As with all full representation, cumulative voting (CV) requires representatives to be elected from multi-seat districts -- districts with more than one representative. Voters in each district have as many votes as there are seats to be filled, as would be true in a plurality election, but CV allows voters to express a strong preference for their favorite candidate or candidates. Unlike plurality, they are not restricted to giving just one vote to a candidate. If like-minded voters in a political minority concentrate their votes on one candidate in a three-seat election, for example, they can win representation despite their minority status. In a three-seat district elected by cumulative voting, a candidate can be sure of winning one seat with the support of about 25 percent of voters.
There are two varieties of cumulative voting.
- Free cumulative voting: In free CV, voters may allocate their votes in any manner they choose. For instance, in a district electing five seats to a legislature, voters would cast five votes and could split them up as they chose: all five votes for their favorite candidate, perhaps, or three votes for one candidate and two votes for another, or any other combination adding up to five votes. The five candidates winning the highest number of votes are elected.
- Equal and even cumulative voting: In equal and even CV, voters cast votes for as many candidates as they prefer, and their votes are allocated equally among those candidates. In a five-seat race, voting for just one candidate would give that candidate five votes. Voting for two candidates would give each one 2.5 votes, and voting for four candidates would give each candidate 1.25 votes. Equal and even CV (also called the Peoria method, as it is used to elect the at-large city council seats in Peoria, IL) makes it easier for candidates to run as a team.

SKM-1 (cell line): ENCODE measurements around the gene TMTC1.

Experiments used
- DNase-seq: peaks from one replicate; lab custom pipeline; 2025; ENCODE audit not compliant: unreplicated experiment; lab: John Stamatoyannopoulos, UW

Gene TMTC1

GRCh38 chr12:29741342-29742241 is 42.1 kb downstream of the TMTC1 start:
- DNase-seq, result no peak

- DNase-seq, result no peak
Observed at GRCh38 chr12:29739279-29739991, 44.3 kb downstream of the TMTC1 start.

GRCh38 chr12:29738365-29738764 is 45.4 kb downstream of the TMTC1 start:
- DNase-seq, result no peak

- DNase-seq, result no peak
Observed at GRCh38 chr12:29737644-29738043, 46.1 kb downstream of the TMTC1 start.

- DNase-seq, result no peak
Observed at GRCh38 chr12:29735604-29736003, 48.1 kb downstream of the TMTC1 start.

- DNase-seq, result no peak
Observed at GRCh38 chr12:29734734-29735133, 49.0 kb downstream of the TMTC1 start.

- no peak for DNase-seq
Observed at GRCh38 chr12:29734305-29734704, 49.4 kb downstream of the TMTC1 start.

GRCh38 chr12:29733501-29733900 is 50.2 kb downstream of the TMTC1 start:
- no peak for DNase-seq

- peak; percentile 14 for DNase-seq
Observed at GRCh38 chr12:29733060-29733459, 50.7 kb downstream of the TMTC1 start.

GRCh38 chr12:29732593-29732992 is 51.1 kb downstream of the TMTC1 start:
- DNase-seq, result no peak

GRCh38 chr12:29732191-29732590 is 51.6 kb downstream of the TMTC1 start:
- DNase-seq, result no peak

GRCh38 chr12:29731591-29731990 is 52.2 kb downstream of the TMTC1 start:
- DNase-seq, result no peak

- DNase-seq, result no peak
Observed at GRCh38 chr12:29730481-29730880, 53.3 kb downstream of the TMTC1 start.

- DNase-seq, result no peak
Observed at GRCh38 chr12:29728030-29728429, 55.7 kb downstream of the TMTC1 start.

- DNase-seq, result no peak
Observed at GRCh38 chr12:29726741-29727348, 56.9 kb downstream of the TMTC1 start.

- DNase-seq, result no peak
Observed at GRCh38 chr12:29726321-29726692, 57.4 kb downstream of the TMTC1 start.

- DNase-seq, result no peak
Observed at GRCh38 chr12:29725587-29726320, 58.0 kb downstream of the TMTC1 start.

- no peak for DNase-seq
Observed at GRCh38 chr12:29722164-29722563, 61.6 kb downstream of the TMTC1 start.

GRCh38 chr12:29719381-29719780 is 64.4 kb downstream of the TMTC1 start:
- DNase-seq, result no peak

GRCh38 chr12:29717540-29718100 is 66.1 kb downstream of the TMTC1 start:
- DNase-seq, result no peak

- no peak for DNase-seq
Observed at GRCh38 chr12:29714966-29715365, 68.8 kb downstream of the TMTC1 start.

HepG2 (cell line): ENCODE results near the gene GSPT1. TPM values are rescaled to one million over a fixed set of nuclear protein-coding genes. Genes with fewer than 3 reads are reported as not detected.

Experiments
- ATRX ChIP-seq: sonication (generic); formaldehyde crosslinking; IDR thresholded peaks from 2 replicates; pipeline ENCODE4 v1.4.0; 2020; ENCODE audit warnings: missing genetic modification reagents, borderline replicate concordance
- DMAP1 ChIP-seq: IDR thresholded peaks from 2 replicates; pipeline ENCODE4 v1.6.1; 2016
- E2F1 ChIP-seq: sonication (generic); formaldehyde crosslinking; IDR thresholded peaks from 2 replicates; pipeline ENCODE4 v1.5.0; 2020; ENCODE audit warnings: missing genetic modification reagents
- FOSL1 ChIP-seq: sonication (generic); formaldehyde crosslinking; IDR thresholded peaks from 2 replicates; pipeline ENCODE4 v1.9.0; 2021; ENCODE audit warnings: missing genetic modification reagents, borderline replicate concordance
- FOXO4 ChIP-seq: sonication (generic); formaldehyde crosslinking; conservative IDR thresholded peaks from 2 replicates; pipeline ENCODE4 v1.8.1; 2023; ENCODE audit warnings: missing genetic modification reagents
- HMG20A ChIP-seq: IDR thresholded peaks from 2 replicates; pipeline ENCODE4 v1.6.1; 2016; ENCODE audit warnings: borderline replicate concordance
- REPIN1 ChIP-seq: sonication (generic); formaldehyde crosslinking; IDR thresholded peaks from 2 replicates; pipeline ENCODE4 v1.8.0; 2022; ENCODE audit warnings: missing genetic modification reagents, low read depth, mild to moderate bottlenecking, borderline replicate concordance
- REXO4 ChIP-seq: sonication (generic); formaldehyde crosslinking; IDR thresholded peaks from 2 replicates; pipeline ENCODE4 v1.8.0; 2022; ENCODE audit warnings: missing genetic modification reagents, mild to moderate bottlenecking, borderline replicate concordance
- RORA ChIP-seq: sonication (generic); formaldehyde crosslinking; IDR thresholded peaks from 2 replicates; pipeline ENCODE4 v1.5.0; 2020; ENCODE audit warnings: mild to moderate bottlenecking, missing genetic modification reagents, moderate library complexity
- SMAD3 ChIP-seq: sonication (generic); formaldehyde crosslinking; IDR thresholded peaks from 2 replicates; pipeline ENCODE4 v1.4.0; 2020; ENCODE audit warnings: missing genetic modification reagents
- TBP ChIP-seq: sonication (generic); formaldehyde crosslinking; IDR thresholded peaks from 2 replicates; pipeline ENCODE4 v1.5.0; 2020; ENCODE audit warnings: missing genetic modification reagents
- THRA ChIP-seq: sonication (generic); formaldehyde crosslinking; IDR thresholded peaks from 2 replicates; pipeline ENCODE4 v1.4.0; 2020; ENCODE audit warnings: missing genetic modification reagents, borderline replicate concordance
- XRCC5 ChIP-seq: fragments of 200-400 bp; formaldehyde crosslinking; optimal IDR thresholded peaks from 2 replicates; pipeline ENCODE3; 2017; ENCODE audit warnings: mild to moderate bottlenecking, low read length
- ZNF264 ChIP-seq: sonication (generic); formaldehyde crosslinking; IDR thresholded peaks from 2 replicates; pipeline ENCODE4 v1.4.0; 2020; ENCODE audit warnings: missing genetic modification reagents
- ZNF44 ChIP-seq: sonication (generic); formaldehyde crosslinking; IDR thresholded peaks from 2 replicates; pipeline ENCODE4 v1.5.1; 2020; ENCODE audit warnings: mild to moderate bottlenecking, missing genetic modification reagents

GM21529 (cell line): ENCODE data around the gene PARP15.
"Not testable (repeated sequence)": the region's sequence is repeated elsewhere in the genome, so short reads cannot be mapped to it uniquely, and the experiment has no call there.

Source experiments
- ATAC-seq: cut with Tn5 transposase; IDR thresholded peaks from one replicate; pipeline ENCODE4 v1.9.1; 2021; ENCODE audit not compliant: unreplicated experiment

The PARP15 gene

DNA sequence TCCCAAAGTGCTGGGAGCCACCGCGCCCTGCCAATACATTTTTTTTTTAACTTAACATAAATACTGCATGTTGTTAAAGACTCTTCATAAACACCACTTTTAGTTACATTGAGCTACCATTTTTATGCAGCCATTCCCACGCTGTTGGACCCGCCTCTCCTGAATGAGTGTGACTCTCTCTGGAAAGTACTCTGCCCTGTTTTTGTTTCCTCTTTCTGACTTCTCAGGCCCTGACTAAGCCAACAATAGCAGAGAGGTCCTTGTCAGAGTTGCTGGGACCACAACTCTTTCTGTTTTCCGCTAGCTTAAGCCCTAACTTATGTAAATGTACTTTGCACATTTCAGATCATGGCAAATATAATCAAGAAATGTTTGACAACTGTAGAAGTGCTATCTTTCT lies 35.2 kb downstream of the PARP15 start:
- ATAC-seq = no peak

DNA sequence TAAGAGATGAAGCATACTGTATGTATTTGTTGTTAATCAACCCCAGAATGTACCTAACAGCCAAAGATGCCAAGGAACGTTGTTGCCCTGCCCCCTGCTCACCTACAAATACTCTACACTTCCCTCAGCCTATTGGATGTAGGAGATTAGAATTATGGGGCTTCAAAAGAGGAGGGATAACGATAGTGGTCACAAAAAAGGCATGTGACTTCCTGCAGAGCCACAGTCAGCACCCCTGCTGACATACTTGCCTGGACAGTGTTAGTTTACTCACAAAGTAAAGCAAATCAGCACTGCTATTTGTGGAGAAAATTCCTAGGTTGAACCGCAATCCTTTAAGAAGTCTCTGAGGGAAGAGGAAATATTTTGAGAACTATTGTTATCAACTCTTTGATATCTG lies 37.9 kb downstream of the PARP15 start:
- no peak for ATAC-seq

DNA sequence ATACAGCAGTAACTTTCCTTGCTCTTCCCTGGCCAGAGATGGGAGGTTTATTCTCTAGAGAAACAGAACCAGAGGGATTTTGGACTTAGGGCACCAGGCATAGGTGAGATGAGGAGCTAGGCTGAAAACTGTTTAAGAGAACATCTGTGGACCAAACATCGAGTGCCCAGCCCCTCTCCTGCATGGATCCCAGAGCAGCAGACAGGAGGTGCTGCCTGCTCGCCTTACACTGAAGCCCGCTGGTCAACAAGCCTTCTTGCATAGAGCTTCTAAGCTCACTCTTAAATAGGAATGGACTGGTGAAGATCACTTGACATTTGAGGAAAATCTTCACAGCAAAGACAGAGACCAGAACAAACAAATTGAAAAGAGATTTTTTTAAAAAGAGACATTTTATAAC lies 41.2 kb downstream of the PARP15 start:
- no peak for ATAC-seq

CV tends to elect legislatures that more fairly reflect the make-up of the populations they represent than winner-take-all elections, as both majorities and minorities can be represented in rough proportion to their popular support. And because it allows for successful independent candidacies, CV is an attractive alternative in political situations where individual candidates are seen as more important than party politics, as is often the case in the United States.
CV, however, has its drawbacks. One is the problem of a like-minded constituency splitting its vote. For example, if a voting constituency or a political party has too many candidates, it can "split" its votes among its own competing candidates and not win a fair share of seats. Candidates also must compete aggressively against candidates in their party – such intra-party competition can undercut coherent parties. In order to prevent vote splitting and intra-party competition, a party or like-minded constituency often seeks to limit candidacies and organize individual voters to allocate their ballots among those candidates. As a result, some argue that CV can concentrate too much power in the hands of leaders of parties or non-partisan communities of interest.
CV has been used to settle many voting rights cases since initial settlements in the late 1980s in places such as Chilton County (Alabama), Alamogordo (New Mexico) and Peoria (Illinois). More than 50 jurisdictions in Texas have adopted cumulative voting in the 1990s, including Amarillo for elections to its school board. Cumulative voting also has been imposed by federal judges in three voting rights cases, as of June 2000, but has yet to be upheld by higher courts.
There is also a growing movement to restore CV for state legislative elections in Illinois, where it was used to elect the state’s house of representatives from 1870 to 1980, producing numerous advantages over the current single-seat districts used in Illinois. Backers include former Republican governor Jim Edgar and the Democratic head of the state senate Emil Jones. Some major corporations use CV to elect their board of directors.